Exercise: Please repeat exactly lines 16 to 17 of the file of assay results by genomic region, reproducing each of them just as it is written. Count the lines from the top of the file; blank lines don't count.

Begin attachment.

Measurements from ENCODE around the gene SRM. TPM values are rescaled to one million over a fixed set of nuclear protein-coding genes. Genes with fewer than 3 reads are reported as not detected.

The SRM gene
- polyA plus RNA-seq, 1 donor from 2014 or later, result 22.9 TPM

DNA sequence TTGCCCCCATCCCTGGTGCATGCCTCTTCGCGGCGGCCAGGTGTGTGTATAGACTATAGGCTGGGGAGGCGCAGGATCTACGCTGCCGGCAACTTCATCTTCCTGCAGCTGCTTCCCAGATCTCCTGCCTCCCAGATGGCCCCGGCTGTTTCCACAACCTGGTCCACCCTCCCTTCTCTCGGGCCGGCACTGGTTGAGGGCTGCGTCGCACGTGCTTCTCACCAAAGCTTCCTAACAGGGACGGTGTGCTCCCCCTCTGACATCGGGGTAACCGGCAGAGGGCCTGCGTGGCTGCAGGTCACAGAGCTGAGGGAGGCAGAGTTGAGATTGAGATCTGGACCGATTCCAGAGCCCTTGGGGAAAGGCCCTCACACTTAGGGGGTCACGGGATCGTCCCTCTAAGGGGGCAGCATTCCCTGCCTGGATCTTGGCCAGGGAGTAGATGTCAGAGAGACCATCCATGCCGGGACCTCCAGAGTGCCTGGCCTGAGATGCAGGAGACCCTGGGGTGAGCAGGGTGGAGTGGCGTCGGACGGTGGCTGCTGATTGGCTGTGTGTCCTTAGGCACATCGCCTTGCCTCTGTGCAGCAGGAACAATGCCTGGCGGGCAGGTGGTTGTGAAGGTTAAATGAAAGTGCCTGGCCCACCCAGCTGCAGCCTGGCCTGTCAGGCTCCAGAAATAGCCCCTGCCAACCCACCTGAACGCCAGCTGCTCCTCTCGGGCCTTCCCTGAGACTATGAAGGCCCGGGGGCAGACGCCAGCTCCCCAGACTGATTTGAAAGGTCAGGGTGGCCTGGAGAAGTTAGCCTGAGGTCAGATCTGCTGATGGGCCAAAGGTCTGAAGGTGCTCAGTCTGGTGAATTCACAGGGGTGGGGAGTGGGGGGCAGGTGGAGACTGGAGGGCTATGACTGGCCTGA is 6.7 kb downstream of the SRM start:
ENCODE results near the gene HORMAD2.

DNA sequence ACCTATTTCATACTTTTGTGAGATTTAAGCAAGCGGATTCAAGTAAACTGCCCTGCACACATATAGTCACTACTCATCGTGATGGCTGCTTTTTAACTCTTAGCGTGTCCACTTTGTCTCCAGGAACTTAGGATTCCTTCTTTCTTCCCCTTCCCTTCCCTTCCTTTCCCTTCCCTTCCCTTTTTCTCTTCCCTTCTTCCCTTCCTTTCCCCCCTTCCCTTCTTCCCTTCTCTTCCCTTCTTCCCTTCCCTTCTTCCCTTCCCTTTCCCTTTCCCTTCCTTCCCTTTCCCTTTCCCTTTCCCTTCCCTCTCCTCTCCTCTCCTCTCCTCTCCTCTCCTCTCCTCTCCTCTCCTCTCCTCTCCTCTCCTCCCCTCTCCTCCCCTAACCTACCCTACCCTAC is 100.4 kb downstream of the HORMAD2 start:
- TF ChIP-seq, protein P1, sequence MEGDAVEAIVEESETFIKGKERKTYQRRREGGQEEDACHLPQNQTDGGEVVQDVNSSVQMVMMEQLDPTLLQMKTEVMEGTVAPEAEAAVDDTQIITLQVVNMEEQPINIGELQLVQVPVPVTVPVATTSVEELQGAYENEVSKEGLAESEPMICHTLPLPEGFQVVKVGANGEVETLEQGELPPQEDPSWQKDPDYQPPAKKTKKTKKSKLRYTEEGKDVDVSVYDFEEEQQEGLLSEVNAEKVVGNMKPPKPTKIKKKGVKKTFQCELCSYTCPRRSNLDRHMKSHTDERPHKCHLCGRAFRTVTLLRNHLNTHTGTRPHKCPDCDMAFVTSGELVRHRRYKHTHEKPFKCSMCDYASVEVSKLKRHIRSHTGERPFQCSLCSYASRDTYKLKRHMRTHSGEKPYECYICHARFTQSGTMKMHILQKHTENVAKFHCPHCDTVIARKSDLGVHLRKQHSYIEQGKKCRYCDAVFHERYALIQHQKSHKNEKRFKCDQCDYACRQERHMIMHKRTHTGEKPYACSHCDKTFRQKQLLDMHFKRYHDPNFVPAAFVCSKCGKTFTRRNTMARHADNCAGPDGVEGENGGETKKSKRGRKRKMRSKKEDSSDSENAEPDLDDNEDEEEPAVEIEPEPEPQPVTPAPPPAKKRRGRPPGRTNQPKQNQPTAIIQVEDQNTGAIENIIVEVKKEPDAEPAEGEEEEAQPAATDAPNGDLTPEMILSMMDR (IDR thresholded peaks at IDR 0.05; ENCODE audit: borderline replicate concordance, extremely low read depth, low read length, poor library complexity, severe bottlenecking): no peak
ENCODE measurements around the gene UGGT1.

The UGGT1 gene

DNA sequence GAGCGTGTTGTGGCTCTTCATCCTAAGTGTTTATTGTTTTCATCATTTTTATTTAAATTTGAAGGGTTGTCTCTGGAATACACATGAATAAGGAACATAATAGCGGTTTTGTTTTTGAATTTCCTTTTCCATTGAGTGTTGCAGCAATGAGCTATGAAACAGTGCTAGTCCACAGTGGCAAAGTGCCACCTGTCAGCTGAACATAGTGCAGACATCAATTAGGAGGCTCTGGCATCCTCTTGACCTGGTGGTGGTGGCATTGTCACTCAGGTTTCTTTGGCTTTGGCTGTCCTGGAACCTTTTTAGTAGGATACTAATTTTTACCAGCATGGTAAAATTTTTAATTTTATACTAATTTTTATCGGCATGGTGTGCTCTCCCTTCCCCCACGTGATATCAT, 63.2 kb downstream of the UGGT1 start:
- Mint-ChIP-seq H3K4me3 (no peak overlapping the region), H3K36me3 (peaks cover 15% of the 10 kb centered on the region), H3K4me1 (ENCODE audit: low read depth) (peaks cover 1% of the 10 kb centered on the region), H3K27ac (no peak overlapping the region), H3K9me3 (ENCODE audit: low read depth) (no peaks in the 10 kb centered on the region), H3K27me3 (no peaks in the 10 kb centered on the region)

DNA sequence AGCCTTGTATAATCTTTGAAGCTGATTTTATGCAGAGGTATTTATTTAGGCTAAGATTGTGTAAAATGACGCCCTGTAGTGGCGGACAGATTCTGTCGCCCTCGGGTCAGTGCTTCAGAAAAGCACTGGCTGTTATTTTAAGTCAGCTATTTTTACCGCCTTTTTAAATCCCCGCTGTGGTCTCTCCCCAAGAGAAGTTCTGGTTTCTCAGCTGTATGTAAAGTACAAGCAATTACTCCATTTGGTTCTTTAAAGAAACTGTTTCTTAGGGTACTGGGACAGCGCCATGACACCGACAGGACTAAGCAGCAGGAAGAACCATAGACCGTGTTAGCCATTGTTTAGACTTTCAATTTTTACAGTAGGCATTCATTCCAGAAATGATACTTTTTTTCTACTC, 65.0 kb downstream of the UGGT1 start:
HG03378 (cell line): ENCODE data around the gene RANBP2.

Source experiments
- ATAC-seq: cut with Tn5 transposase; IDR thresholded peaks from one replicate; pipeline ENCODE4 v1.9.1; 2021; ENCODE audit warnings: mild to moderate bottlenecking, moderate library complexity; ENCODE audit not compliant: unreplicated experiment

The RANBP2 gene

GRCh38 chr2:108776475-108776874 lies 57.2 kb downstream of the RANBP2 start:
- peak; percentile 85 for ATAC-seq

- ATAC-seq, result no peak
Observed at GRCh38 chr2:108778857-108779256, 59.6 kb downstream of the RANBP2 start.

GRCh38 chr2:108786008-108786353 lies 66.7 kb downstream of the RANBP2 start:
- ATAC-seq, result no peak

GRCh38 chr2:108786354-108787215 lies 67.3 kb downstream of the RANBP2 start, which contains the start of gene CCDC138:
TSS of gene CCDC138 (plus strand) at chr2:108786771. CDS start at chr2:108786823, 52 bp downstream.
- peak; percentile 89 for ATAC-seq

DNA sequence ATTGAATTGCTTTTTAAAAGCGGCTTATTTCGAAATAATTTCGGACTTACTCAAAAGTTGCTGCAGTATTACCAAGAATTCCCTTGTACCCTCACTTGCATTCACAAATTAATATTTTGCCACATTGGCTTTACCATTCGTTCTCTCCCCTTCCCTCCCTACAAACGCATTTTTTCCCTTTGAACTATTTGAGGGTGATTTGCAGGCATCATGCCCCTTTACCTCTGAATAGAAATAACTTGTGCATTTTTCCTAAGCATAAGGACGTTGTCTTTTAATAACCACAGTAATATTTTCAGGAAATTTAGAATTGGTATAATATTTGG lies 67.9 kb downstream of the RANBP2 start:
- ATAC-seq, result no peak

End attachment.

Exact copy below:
The RANBP2 gene

GRCh38 chr2:108776475-108776874 lies 57.2 kb downstream of the RANBP2 start: